He did not stay out of the army long, however, as the desire to serve (and the healthy bounty offered) led him to join the 50th Illinois as a veteran volunteer. His diary and letters for this period cover aspects of the Atlanta Campaign, the March to the Sea, and the Carolinas Campaign. In Georgia, some of the more obscure encounters of the campaign, such as those at Lay's Ferry and Rome Crossroads, are usefully described, but Roe spent much of the season garrisoning the town of Rome. His diary's recounting of almost daily guerrilla attacks on the picket lines and foraging expeditions provides a particularly enlightening picture of the atmosphere behind the front lines in NW Georgia during this period. With the Confederate Army of Tennessee returning to the area after the fall of Atlanta, the 50th was also rushed to the defense of Allatoona Pass. Roe offers worthwhile insights into that battle.

As mentioned before, Roe's descriptive powers were at their height in his later writings, and his journal of the march through the Carolinas is especially vivid. I don't recall mention elsewhere in the literature of the massive forest fires deliberately set by the army to the destroy the naval stores economy so particular to the region. A good account of Bentonville by the private soldier is another highlight from this final period.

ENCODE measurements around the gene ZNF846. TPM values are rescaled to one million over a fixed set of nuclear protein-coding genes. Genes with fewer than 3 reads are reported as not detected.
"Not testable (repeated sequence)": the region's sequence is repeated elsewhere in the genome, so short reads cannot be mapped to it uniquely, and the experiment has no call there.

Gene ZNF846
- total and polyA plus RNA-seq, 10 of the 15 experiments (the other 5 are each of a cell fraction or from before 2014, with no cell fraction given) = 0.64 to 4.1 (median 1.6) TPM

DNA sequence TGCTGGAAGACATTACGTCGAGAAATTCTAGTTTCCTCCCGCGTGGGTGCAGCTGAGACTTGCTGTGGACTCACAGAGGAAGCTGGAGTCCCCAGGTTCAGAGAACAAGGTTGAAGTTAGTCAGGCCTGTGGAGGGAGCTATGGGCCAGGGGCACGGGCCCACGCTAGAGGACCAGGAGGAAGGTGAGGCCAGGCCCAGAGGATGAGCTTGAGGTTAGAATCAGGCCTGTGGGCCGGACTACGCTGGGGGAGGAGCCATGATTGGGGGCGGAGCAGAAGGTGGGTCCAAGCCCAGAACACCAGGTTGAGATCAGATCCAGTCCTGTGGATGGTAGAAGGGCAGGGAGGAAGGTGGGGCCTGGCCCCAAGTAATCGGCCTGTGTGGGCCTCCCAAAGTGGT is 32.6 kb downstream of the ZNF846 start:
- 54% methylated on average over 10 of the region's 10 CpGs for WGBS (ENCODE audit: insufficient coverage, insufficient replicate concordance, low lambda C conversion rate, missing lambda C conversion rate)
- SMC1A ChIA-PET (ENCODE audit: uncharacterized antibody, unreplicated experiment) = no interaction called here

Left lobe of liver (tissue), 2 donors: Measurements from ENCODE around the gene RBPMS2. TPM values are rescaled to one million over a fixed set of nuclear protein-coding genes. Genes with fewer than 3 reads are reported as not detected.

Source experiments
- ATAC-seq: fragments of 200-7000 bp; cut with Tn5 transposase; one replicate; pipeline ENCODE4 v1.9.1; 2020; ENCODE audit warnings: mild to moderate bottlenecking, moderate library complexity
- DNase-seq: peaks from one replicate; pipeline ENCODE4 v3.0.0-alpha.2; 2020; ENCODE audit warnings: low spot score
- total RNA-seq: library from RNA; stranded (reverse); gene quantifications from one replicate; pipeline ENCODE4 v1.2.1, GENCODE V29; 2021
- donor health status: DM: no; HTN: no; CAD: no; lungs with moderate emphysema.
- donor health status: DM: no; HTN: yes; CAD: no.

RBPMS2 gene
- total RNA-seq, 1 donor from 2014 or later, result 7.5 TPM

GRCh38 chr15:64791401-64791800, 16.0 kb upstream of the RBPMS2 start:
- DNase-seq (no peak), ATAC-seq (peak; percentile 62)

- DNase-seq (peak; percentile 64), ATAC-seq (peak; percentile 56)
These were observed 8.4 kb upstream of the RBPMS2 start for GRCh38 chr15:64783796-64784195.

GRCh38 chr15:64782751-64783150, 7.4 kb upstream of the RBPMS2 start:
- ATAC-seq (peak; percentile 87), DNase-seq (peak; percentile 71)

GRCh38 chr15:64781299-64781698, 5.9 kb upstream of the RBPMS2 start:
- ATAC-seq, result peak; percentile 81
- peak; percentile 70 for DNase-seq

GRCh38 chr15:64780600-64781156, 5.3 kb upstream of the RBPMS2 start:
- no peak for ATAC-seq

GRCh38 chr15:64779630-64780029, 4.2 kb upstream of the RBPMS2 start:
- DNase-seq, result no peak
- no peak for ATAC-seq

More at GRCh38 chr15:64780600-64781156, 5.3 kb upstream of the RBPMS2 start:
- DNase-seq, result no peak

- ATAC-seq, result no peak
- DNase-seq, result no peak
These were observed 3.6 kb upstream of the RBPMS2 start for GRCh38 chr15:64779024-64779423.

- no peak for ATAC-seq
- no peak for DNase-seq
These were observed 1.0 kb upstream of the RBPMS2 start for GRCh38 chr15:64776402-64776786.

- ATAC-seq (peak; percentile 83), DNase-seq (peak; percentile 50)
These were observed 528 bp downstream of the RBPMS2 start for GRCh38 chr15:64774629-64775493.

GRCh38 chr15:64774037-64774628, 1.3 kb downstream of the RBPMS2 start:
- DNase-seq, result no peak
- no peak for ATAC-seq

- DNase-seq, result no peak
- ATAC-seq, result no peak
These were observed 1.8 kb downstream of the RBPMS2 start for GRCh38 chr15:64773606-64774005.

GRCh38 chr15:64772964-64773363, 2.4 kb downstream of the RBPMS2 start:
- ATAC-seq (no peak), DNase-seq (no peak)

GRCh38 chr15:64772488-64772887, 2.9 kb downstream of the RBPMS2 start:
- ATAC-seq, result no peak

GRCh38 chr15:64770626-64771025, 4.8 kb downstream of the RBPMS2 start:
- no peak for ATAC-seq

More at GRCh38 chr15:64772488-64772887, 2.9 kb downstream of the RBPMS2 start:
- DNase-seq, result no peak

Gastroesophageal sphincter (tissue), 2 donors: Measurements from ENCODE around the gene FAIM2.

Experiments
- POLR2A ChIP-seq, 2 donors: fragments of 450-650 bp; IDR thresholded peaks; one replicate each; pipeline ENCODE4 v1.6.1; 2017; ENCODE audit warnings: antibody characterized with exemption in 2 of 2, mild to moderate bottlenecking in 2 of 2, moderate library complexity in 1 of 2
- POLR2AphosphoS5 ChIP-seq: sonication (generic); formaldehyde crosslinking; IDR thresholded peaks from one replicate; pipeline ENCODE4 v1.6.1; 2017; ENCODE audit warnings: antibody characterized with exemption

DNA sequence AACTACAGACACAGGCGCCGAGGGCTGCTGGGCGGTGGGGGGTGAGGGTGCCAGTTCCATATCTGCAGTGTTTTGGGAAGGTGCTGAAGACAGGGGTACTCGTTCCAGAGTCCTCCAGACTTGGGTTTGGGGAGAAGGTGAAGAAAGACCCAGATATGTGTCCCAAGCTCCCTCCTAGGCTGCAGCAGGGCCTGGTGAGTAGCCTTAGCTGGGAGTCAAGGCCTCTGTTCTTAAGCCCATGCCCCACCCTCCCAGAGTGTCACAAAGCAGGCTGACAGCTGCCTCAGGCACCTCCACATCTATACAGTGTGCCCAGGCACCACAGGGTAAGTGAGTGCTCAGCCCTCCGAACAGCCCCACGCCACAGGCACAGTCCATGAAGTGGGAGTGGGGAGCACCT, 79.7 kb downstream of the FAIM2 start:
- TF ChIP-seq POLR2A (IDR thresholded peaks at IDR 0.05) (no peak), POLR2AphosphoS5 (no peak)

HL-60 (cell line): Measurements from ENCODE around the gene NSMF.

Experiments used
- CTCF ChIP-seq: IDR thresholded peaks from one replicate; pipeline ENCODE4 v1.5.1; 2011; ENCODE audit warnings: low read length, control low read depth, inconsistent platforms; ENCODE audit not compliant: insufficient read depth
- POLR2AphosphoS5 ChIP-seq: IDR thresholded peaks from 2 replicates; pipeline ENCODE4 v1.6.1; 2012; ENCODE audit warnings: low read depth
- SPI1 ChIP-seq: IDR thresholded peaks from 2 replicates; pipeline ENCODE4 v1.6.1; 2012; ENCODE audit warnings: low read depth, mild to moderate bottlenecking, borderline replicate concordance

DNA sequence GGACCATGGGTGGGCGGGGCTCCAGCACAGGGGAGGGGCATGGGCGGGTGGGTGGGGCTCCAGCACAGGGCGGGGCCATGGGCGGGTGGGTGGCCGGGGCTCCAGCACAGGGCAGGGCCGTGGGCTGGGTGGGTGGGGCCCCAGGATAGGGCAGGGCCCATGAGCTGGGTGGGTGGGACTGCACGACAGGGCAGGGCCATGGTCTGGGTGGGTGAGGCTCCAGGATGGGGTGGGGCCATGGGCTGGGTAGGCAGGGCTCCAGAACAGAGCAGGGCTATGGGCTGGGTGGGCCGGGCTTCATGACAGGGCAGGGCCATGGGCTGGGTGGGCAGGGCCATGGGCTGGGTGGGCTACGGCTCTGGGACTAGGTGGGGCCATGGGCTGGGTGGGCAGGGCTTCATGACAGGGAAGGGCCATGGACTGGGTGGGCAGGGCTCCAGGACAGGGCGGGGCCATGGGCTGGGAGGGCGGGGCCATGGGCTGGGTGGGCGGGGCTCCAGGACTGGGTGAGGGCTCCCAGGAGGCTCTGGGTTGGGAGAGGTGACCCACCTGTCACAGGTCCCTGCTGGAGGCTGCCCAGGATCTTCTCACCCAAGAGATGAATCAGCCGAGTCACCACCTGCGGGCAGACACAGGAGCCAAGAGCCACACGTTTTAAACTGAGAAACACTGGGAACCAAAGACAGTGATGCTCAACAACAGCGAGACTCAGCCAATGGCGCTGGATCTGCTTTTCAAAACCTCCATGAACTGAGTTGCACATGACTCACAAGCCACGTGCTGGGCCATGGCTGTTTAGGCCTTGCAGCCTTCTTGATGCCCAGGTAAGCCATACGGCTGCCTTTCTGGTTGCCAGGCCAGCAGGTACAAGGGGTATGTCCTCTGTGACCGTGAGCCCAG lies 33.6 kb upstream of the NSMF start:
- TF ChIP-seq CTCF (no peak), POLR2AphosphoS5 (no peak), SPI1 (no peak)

One of the best features of Wilson's editing is his lengthy and exceptionally meticulous contextual narrative that weaves its way through the entire book.  Wilson's account of how the Roe papers came into print is extensive, and what the material covers (and what gaps exist) are thoroughly explained up front. In addition to bridging temporal gaps in Roe's writings, these chapters also provide very useful background information and scholarly references to events described by Roe. Wilson also includes other supplemental material like Roe's National Tribune article dealing with the Battle of Valverde. The maps are a mix of original drawings and those reproduced from the O.R. atlas, and they do a good overall job of locating points mentioned in the text and tracing long marches. Wilson also did a fine job of selecting rarely seen photographs and illustrations for the volume.